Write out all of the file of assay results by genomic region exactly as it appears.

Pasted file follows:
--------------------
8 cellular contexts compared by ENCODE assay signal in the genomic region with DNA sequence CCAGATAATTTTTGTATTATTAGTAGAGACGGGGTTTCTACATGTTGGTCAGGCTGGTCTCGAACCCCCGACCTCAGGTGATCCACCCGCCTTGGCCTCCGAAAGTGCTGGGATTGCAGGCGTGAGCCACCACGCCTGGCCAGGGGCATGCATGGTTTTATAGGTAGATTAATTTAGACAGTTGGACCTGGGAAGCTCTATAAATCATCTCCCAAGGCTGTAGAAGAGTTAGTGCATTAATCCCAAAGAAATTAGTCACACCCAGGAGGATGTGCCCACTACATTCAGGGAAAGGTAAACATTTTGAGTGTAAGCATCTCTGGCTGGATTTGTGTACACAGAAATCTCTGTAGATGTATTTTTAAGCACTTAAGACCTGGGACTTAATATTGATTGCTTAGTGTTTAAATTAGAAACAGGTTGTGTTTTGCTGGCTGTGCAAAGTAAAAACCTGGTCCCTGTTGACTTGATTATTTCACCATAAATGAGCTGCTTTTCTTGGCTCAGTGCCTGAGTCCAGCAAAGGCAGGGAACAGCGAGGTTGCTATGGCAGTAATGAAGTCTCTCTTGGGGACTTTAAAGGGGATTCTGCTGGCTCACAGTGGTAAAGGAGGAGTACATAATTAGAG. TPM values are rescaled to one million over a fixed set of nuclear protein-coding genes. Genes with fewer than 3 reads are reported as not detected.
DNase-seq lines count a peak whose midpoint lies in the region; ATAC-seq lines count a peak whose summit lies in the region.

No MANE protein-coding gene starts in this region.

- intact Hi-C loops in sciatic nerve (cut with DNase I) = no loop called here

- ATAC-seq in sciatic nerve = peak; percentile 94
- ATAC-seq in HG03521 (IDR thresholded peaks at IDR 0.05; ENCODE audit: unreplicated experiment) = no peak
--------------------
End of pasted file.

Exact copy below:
8 cellular contexts compared by ENCODE assay signal in the genomic region with DNA sequence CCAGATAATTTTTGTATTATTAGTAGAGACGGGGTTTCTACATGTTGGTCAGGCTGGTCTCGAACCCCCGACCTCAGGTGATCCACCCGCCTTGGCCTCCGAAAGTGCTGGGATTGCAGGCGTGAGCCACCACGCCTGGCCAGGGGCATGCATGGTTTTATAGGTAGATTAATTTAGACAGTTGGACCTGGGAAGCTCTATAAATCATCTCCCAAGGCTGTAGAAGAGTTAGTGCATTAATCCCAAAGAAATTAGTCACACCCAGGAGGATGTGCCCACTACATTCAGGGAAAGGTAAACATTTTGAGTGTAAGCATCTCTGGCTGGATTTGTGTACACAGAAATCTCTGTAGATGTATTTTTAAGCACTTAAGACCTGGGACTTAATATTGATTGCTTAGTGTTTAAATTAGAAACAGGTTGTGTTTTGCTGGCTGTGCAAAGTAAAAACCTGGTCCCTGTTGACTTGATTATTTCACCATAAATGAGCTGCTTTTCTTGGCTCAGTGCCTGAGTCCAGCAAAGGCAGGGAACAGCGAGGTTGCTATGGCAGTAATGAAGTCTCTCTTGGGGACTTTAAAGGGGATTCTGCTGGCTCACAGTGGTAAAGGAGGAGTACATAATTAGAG. TPM values are rescaled to one million over a fixed set of nuclear protein-coding genes. Genes with fewer than 3 reads are reported as not detected.
DNase-seq lines count a peak whose midpoint lies in the region; ATAC-seq lines count a peak whose summit lies in the region.

No MANE protein-coding gene starts in this region.

- intact Hi-C loops in sciatic nerve (cut with DNase I) = no loop called here

- ATAC-seq in sciatic nerve = peak; percentile 94
- ATAC-seq in HG03521 (IDR thresholded peaks at IDR 0.05; ENCODE audit: unreplicated experiment) = no peak